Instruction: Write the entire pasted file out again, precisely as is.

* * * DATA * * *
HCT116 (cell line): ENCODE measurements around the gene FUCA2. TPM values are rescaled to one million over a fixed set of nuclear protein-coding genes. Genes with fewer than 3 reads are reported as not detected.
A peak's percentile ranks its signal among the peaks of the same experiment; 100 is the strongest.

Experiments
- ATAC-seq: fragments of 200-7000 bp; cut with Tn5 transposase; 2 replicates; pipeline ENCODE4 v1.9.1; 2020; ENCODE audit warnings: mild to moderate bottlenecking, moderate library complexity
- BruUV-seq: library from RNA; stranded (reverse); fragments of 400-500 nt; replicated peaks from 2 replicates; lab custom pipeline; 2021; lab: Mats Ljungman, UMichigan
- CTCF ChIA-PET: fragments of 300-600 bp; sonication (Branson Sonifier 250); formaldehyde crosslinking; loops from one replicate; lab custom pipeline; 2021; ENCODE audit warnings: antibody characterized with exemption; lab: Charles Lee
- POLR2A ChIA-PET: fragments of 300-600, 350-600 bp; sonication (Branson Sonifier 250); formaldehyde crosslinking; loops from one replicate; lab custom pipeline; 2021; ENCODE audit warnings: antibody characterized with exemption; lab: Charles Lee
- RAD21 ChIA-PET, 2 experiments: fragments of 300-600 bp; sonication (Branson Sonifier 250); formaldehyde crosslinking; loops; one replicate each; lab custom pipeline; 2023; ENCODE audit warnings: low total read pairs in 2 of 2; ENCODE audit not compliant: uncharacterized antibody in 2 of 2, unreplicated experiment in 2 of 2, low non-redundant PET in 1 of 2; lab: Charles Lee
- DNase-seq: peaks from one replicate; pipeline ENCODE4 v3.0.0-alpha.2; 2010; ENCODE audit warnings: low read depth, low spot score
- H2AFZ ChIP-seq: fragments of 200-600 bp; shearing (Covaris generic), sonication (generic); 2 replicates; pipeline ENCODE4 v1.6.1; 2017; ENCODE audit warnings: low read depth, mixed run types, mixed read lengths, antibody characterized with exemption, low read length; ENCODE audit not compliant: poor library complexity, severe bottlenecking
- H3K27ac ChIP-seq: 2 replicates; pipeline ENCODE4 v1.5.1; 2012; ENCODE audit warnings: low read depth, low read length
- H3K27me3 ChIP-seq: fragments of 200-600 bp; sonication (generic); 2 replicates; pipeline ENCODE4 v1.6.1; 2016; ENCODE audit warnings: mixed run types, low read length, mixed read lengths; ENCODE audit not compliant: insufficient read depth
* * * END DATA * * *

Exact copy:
HCT116 (cell line): ENCODE measurements around the gene FUCA2. TPM values are rescaled to one million over a fixed set of nuclear protein-coding genes. Genes with fewer than 3 reads are reported as not detected.
A peak's percentile ranks its signal among the peaks of the same experiment; 100 is the strongest.

Experiments
- ATAC-seq: fragments of 200-7000 bp; cut with Tn5 transposase; 2 replicates; pipeline ENCODE4 v1.9.1; 2020; ENCODE audit warnings: mild to moderate bottlenecking, moderate library complexity
- BruUV-seq: library from RNA; stranded (reverse); fragments of 400-500 nt; replicated peaks from 2 replicates; lab custom pipeline; 2021; lab: Mats Ljungman, UMichigan
- CTCF ChIA-PET: fragments of 300-600 bp; sonication (Branson Sonifier 250); formaldehyde crosslinking; loops from one replicate; lab custom pipeline; 2021; ENCODE audit warnings: antibody characterized with exemption; lab: Charles Lee
- POLR2A ChIA-PET: fragments of 300-600, 350-600 bp; sonication (Branson Sonifier 250); formaldehyde crosslinking; loops from one replicate; lab custom pipeline; 2021; ENCODE audit warnings: antibody characterized with exemption; lab: Charles Lee
- RAD21 ChIA-PET, 2 experiments: fragments of 300-600 bp; sonication (Branson Sonifier 250); formaldehyde crosslinking; loops; one replicate each; lab custom pipeline; 2023; ENCODE audit warnings: low total read pairs in 2 of 2; ENCODE audit not compliant: uncharacterized antibody in 2 of 2, unreplicated experiment in 2 of 2, low non-redundant PET in 1 of 2; lab: Charles Lee
- DNase-seq: peaks from one replicate; pipeline ENCODE4 v3.0.0-alpha.2; 2010; ENCODE audit warnings: low read depth, low spot score
- H2AFZ ChIP-seq: fragments of 200-600 bp; shearing (Covaris generic), sonication (generic); 2 replicates; pipeline ENCODE4 v1.6.1; 2017; ENCODE audit warnings: low read depth, mixed run types, mixed read lengths, antibody characterized with exemption, low read length; ENCODE audit not compliant: poor library complexity, severe bottlenecking
- H3K27ac ChIP-seq: 2 replicates; pipeline ENCODE4 v1.5.1; 2012; ENCODE audit warnings: low read depth, low read length
- H3K27me3 ChIP-seq: fragments of 200-600 bp; sonication (generic); 2 replicates; pipeline ENCODE4 v1.6.1; 2016; ENCODE audit warnings: mixed run types, low read length, mixed read lengths; ENCODE audit not compliant: insufficient read depth